The relationship between mood and the accuracy outcome reflected a positive interaction effect between positive affect, negative affect, and the percentage of correct trials. In situations were negative affect is high, participants also tend to make more mistakes, an effect that is strongest when positive affect is low. Zooming in on individual mood items, only cheerful and anxious seemed to be associated with the accuracy outcome. Therefore, it has merit to unpack the positive and negative mood aggregations to get relevant information and clues for clinical practice. A possible explanation could be that people are less able to focus on a task when they feel anxious. This negative influence of mood on cognitive performance is observed in clinically depressed patients and might be caused by distractions due to ruminations[35, 36]. Here, participants who got distracted during the task also made more mistakes. As distraction was assessed after task completion, it is possible that participants who noticed that they made mistakes, consequently scored higher on distraction. Overall, the explained variance for accuracy in relation to mood and contextual factors is neglible (3%) and combined with a ceiling effect it seems to be an irrelevant chance finding in a population without cognitive complaints.
A small positive association was found between mood (positive affect and more specifically cheerful) and the speed outcome. Participant’s who were more cheerful also completed more trials irrespective of learning effects. With regard to contextual and intrapersonal factors, a small negative association was found between age and speed, indicating that older participants overall completed less trials. The original Digit Symbol Substitution task is known to be sensitive in identifying age-related performance and processing speed often explains a large part of the variance in these studies. Our modified digital version of the task was also age-sensitive. With regard to gender, males seemed to perform slower compared to females, an effect that disappeared in the final model. In the original Digit Substitution tests, men also seem to perform less well when averaged[38, 39]. In this convenience sample however, females were overrepresented (73%) and further research is needed.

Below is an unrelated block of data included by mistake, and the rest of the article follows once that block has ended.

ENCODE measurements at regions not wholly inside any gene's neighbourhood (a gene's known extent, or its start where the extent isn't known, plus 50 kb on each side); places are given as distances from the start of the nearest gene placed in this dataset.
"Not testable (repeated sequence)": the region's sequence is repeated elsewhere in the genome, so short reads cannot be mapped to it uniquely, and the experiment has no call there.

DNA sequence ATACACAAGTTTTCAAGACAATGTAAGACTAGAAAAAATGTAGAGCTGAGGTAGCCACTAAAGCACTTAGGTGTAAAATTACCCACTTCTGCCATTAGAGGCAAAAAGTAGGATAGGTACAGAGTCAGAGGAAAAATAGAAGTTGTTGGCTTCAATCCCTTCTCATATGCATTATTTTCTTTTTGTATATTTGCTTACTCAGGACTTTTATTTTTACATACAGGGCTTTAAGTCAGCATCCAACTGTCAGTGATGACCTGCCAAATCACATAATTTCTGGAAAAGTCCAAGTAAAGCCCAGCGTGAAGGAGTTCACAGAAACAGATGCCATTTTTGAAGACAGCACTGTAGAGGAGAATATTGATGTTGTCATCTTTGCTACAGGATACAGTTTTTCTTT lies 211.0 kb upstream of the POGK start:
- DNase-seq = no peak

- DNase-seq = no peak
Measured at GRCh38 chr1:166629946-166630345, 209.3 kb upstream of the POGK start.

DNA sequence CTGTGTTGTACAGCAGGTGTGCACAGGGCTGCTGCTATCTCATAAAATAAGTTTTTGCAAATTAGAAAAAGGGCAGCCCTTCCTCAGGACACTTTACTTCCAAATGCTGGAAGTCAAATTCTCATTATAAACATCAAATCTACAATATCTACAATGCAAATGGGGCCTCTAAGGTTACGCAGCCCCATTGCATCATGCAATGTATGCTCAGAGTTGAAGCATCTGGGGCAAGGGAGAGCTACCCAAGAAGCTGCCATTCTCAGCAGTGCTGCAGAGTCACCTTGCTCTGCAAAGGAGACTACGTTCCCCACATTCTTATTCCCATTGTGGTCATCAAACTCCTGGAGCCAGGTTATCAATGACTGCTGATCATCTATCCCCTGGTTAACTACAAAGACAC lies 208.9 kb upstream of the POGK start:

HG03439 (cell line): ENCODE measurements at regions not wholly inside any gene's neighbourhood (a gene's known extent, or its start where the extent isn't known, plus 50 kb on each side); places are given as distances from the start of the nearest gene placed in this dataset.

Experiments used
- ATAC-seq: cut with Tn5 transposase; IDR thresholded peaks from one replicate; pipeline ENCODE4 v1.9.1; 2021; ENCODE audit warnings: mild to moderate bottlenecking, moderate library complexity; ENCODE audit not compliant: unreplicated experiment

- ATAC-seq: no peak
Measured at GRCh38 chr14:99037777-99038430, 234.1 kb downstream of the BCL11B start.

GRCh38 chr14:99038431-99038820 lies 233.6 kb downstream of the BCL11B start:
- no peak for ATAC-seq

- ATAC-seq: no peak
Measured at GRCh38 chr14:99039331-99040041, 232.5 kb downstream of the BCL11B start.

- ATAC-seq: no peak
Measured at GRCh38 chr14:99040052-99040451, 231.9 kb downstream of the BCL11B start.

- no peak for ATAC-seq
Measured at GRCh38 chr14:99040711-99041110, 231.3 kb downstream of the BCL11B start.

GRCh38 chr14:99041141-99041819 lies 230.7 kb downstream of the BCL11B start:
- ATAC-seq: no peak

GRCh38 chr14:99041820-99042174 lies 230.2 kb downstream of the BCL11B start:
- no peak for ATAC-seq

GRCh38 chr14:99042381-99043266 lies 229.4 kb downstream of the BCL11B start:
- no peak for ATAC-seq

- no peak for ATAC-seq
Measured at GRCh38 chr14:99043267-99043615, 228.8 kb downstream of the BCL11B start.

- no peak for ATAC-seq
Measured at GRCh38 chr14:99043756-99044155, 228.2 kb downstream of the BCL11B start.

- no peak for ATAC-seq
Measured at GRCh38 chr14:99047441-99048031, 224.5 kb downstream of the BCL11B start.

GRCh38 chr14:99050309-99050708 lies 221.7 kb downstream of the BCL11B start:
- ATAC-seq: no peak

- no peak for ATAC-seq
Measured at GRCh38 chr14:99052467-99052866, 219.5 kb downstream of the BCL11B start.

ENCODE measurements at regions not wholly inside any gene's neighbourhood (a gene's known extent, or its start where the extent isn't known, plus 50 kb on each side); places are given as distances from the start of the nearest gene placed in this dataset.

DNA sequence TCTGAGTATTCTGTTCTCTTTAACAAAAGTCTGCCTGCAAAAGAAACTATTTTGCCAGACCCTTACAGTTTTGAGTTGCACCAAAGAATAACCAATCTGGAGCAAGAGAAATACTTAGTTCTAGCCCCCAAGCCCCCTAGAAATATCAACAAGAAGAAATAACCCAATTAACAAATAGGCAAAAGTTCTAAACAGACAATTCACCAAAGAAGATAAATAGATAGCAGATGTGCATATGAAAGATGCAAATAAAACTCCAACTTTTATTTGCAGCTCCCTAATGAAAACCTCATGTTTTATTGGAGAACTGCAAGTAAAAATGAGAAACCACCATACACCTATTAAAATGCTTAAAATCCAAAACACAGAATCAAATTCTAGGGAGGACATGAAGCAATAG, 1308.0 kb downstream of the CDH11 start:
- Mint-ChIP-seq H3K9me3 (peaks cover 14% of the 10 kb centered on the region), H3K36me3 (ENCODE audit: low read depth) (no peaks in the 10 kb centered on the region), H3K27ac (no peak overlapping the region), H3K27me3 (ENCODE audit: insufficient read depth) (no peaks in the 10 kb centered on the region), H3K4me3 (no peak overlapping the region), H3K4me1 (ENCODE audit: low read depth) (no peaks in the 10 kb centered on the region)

Similar to the accuracy outcome, higher distraction was associated with fewer completed trials within a 30-second session. Here, the overall explained variance is clearly higher (36%). There is more variation over time with only a small learning effect. Indicating that the speed outcome is more suited to assess cognition in the current sample.
Several daily life factors were explored. Only distraction was associated with cognition, whereas other factors such as activity-related stress, company, and being able to focus were not. One other study looked at situational cues in relation to cognitive performance within an ESM paradigm. They found that working memory performance did not differ for people at work versus at home, but that short-term memory improved during worktime. Possibly, processing speed is less sensitive to contextual changes.
Notably, fatigue did not vary significantly over time and had no effect on cognition. This was surprising, since other studies with a young population show a negative impact of tiredness on mental processing and increased difficulties with focusing on a task[41–43]. However, the mDSST was only 30 seconds while a standard cognitive assessment is longer (often 2 minutes). It is likely that the association of cognition with fatigue only occurs in longer or more demanding tasks, which are not suited to the ESM paradigm.
Strengths and limitations